Tribune editorial: Experience counts for new homeless providers

(Francisco Kjolseth | The Salt Lake Tribune) Crystal Yllnas is helped by volunteer LeAnne Heagren as she decides on what services to access during Salt Lake City's Project Homeless Connect at the Salt Palace Convention Center on Friday, Oct. 12, 2018. The event brought together community volunteers to provide services for individuals and families in need or experiencing homelessness. More than 800 community volunteers and 90 service providers connect those in need with more than 200 services.

The groups chosen to run Salt Lake City’s new homeless resource centers know the territory.

Volunteers of America Utah, Catholic Community Services and The Road Home all have extensive experience as compassionate providers to Utah’s homeless population. Now each will operate a separate facility in the new divide-and-conquer model. The new centers are scheduled to open next summer, at which time the much larger Road Home shelter in the Rio Grande area is expected to close after 20 years.

While the organizations are familiar, all three will be taking on challenging new roles. In addition to simply dispersing the massive population that has made the current shelter unmanageable, the new approach also puts heavy emphasis on giving people what they need now and what they need to live independently in the future. That includes mental health care, job training and, eventually, access to affordable housing. It’s teaching people to fish while still providing them with fish.

Volunteers of America Utah has been providing detox services to homeless residents since 1986. It also runs a resource center for homeless youth, provides mental health counseling and operates transition housing for men and women. It will run the 200-bed women’s center just off State Street at 700 South.

Catholic Community Services of Utah has a 73-year history of service to Utahns in need. Through the years. CCS has fed tens of thousands of people through its St. Vincent de Paul soup kitchen on Rio Grande Street, and it has been a key provider of services to immigrant and refugee populations. Now it will take on the 200-bed resource center for men and women at 275 W. Paramount Ave., Salt Lake City.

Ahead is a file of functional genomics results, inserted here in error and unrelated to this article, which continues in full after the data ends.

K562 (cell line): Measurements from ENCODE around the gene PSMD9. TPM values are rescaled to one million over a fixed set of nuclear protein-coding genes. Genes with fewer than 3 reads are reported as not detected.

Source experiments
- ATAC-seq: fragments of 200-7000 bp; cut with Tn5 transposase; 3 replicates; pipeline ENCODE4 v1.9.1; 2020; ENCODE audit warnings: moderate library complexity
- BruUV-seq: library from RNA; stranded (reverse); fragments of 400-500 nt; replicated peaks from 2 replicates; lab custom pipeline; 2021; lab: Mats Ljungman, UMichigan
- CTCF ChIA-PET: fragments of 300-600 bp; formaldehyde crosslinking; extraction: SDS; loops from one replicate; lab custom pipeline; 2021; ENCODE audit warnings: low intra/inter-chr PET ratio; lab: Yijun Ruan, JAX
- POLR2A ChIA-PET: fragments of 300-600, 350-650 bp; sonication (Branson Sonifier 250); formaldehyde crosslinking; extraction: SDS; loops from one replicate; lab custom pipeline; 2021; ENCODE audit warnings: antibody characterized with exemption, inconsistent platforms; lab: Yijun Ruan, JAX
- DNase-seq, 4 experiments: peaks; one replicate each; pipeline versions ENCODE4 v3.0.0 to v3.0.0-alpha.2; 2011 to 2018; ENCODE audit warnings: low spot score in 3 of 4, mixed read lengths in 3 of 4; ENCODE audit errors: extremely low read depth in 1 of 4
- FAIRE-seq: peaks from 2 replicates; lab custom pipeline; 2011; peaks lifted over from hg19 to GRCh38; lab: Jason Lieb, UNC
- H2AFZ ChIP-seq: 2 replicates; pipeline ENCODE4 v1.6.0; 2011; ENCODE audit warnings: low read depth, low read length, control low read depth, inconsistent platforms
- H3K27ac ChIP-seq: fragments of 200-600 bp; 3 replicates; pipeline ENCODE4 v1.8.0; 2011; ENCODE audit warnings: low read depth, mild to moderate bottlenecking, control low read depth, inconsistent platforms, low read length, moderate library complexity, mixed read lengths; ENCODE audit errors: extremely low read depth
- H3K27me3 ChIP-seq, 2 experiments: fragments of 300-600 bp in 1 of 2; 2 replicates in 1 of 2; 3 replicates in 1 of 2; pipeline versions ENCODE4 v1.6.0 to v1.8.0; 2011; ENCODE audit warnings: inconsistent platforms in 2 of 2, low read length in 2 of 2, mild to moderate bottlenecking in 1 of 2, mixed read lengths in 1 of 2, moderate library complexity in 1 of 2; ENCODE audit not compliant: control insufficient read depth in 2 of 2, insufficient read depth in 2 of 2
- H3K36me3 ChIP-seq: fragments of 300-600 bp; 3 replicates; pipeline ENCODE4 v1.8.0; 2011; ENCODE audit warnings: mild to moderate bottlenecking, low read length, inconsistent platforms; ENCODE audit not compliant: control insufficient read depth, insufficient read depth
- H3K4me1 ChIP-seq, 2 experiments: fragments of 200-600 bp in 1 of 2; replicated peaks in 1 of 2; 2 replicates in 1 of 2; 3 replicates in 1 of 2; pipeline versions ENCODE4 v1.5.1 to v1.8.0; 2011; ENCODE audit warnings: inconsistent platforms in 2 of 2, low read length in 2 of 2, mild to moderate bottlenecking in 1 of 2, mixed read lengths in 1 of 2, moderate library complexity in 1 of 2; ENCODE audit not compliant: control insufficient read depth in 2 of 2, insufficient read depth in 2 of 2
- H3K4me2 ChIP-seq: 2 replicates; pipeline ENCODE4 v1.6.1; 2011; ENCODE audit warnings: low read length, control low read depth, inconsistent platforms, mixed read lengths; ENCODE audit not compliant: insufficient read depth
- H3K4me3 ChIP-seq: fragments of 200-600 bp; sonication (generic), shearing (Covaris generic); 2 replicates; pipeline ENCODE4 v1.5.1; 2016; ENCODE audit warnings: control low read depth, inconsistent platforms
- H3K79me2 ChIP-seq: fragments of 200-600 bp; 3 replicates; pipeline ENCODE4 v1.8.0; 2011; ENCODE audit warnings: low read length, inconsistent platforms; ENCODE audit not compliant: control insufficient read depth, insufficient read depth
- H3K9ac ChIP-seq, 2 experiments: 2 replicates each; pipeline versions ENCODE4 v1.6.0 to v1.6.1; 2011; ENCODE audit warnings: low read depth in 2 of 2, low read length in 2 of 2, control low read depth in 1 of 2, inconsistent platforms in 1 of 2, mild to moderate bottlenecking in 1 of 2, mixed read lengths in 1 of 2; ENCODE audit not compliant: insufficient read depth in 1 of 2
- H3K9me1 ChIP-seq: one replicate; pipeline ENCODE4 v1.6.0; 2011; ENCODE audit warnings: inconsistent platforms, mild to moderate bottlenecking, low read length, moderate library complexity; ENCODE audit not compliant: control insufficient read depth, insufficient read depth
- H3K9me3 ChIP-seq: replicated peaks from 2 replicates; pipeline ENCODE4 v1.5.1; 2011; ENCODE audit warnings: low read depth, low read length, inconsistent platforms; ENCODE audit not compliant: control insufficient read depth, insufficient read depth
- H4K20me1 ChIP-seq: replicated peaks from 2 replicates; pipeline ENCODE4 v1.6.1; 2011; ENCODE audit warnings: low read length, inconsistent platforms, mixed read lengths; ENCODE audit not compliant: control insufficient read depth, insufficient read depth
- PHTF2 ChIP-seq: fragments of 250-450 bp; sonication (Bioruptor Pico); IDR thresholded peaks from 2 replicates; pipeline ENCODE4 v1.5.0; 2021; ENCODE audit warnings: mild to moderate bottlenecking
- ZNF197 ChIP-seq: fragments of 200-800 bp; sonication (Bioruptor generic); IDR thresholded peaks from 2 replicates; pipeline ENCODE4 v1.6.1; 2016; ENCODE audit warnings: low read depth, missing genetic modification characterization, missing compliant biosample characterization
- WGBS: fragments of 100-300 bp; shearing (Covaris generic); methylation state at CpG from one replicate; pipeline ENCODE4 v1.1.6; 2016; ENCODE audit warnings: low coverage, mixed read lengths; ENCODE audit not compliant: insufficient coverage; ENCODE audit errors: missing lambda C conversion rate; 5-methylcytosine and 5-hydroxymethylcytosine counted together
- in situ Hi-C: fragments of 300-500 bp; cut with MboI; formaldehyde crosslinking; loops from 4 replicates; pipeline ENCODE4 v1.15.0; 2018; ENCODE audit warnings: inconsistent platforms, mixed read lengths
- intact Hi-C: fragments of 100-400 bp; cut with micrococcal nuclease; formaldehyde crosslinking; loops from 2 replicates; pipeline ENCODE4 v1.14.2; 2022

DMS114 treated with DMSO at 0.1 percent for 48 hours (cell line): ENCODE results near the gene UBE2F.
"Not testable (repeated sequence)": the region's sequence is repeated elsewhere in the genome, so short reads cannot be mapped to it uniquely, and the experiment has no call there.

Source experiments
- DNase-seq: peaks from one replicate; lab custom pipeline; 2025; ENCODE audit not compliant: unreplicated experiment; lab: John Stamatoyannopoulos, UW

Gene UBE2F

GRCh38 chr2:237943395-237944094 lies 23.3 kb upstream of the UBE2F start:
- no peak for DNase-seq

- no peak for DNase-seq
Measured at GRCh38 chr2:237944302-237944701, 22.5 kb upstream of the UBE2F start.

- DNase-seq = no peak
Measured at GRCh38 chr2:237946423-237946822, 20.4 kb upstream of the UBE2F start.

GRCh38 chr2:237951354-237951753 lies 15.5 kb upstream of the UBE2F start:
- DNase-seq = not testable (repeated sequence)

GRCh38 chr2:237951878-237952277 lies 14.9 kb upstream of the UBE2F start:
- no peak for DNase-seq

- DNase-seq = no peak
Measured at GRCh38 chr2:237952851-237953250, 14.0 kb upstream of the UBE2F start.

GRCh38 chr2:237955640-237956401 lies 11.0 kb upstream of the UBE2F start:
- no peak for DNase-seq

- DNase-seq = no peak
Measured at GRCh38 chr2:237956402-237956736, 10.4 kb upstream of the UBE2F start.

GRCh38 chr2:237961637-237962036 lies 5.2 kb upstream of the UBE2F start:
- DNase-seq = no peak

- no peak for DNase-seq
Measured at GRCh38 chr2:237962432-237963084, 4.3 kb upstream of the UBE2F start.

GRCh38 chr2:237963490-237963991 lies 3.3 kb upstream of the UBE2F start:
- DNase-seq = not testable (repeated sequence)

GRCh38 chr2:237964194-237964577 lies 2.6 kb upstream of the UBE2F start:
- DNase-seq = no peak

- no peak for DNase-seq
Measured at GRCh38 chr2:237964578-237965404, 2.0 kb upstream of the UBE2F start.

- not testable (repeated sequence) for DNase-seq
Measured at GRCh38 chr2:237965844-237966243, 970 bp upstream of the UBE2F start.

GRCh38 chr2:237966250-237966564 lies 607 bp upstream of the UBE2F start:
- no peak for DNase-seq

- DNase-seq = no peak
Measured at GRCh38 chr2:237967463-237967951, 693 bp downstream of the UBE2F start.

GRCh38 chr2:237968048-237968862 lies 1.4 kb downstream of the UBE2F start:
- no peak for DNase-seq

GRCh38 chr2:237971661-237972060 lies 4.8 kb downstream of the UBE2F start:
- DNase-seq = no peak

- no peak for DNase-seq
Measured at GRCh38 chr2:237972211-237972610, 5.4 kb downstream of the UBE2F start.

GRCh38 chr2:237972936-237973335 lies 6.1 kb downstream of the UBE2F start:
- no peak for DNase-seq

For The Road Home, the selection to run the third resource center represents redemption. In May, a team of legislative auditors presented a searing audit of The Road Home Shelter that said drug use was tolerated inside and clients were not safe. That came after years of complaints from nearby property owners that The Road Home was failing both the neighborhood and the homeless.

Now, The Road Home will operate the largest center, a 300-bed facility for men at 3380 S. 1000 West in South Salt Lake. To be sure, the new place can’t just be a smaller version of the maxxed out 1,100-capacity Rio Grande shelter. As with the other shelters, residents will be expected to make progress as a condition of continuing.

Not all of them will, and that is the part of this new homeless plan that remains undefined. We can and should give those who are willing every opportunity to escape homelessness, but we’ll still need a way to put a roof over those who aren’t willing. What’s the plan for that?

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